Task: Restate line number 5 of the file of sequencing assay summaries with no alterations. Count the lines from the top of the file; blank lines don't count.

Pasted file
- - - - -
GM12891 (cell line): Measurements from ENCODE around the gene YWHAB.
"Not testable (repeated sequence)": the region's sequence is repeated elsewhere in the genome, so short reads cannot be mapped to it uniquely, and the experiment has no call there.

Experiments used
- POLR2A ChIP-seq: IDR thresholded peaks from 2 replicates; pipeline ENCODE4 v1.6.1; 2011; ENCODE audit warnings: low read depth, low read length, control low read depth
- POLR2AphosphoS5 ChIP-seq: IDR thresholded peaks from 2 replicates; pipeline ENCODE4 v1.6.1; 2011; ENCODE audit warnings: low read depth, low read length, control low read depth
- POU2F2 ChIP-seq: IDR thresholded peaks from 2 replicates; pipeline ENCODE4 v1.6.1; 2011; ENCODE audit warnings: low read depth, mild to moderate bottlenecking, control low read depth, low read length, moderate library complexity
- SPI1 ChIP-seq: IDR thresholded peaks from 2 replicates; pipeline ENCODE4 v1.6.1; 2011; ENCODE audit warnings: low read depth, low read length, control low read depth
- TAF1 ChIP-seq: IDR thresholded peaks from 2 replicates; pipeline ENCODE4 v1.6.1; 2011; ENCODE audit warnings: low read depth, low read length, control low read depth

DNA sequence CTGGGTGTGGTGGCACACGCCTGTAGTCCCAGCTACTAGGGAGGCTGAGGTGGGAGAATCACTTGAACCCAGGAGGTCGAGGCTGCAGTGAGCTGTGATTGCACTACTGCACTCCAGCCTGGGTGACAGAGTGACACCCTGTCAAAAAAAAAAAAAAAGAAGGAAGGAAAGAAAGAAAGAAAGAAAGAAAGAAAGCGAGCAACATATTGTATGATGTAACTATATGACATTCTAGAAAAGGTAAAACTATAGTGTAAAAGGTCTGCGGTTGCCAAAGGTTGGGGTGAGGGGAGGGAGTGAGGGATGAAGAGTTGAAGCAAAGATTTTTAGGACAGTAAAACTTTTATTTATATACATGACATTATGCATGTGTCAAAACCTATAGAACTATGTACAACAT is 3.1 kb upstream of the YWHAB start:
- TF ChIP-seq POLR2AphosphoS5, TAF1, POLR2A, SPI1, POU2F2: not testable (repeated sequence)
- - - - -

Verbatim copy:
- POLR2AphosphoS5 ChIP-seq: IDR thresholded peaks from 2 replicates; pipeline ENCODE4 v1.6.1; 2011; ENCODE audit warnings: low read depth, low read length, control low read depth